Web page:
4 responses to “My Love / Hate Relationship With Trade Shows

  1. Now how did you know I was going to read this? But of course I read them all because I either learn something or laugh or both.

    I don’t think people realize how great it is for your psyche to attach an extra day for a mini vacation. One more day won’t hurt a thing! I always hated that I could not retire clothes for the season. It might be snowing here in Philly but had to dig out the warm weather clothes for the trade show.

    Can’t believe you didn’t call me when you were here in Philly! Let’s not make a habit of that.

    1. Traci,

      I didn’t really know, but I sure hoped you’d read it!

      When there isn’t enough time for a long vacation, then take that mini-vacation! That picture from Key Biscayne was taken early in the morning of my late morning flight home. I had all of 2 hours, but even that little time really did clear my head.

      I definitely would have called you in Philly had it been a more recent show — that trip was back when TS2 was there several years ago. I’ll be sure to look you up the next time I’m there.

  2. Great article; just 1 re: “the hands of an eager, pre-assigned team member, who already has the follow-up letter and fulfillment packets ready,” etc. – Any hints if you as the trade show attendee are also this same person? I now have a pile of business cards- some with notes & some without, and a bunch of scanned leads. Other than the obvious, handle the most urgent requests first, any hints on how to organize your follow-thru? (And handle the rest of your normal workload plus that which had piled up while you were gone.) Feel free to point me to any articles already out there. Thanks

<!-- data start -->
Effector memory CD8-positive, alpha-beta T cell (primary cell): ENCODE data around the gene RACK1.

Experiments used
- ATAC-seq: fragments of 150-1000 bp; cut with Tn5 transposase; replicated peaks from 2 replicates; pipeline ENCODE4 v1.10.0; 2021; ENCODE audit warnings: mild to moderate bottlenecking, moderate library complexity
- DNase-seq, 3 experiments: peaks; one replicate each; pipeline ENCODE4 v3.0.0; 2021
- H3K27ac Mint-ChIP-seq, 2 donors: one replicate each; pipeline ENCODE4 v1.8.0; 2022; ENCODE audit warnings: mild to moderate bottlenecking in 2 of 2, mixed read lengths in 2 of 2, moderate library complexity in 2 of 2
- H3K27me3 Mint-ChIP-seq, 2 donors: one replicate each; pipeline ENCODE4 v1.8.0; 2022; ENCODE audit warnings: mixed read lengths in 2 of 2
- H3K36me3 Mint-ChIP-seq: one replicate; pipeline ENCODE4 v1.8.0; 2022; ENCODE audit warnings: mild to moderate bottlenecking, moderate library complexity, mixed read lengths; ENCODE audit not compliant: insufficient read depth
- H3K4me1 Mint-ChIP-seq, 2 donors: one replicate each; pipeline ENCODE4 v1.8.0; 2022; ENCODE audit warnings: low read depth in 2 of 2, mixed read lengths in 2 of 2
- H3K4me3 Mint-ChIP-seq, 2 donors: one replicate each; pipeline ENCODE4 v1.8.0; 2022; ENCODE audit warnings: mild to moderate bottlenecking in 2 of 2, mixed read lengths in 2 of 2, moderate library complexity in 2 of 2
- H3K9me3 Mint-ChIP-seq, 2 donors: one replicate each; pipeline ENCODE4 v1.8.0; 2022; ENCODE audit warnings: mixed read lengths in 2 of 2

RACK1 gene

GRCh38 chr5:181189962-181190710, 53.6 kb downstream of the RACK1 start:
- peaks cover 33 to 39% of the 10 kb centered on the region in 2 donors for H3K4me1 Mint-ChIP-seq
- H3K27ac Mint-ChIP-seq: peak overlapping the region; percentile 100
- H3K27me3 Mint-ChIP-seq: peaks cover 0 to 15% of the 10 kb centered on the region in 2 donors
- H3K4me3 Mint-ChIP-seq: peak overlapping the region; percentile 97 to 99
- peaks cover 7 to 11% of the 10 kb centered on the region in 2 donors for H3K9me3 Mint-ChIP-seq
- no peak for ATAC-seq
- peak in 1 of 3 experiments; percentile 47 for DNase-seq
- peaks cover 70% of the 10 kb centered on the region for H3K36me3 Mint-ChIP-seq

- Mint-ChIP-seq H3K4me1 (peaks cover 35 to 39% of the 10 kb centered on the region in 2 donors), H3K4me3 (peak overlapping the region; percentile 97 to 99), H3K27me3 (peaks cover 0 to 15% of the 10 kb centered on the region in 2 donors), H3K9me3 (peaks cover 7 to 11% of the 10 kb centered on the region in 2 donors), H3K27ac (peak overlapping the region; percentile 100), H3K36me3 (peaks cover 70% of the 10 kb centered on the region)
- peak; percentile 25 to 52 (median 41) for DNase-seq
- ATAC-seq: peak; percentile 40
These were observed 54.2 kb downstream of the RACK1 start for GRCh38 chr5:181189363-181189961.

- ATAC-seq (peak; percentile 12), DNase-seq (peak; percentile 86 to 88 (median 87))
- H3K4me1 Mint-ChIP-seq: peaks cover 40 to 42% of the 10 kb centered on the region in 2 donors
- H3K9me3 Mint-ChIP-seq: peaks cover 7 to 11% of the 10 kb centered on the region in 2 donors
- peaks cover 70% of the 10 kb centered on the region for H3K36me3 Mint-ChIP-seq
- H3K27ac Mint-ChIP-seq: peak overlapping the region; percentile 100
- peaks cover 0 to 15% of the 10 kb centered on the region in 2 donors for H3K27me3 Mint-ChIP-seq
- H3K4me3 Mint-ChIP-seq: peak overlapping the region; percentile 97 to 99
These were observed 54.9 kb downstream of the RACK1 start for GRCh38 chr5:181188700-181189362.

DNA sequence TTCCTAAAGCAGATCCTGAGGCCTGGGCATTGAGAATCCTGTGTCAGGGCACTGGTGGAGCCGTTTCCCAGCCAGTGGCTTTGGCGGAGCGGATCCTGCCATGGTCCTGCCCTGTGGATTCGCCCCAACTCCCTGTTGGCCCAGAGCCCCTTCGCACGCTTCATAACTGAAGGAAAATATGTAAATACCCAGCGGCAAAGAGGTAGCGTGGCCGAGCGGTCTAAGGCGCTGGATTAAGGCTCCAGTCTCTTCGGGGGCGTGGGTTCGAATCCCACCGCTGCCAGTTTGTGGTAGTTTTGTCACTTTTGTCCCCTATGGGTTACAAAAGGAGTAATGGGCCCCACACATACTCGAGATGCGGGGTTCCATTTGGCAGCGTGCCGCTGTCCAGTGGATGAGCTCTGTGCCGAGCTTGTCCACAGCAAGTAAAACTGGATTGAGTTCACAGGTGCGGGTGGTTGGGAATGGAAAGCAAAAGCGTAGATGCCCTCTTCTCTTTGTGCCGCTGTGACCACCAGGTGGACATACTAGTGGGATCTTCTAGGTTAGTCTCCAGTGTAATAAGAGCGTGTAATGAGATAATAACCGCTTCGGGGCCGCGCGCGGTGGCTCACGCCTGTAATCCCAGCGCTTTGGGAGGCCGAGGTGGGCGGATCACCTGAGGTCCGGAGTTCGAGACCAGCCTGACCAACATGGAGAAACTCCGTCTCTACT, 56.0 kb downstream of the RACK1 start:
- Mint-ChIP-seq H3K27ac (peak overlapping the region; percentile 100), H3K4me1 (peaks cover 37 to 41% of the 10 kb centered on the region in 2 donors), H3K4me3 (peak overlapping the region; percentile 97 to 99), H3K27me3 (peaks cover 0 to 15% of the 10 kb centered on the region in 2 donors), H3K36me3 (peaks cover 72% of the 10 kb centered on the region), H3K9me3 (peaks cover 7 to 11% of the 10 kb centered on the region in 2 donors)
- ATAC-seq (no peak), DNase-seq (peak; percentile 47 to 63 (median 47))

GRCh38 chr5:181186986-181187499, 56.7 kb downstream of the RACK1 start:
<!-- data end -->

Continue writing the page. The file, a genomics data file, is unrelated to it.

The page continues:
1. Viv,

      If you have no one at your company to help, then get some temporary help to enter the data into your customer relationship management database. Call a temp service and get them going on it right away. It’s worth the investment, because those leads will get cold pretty quickly. You may even want to hire a temp at the trade show, who can enter the leads into a computer as you get them, so that you are really ready to go once the show ends.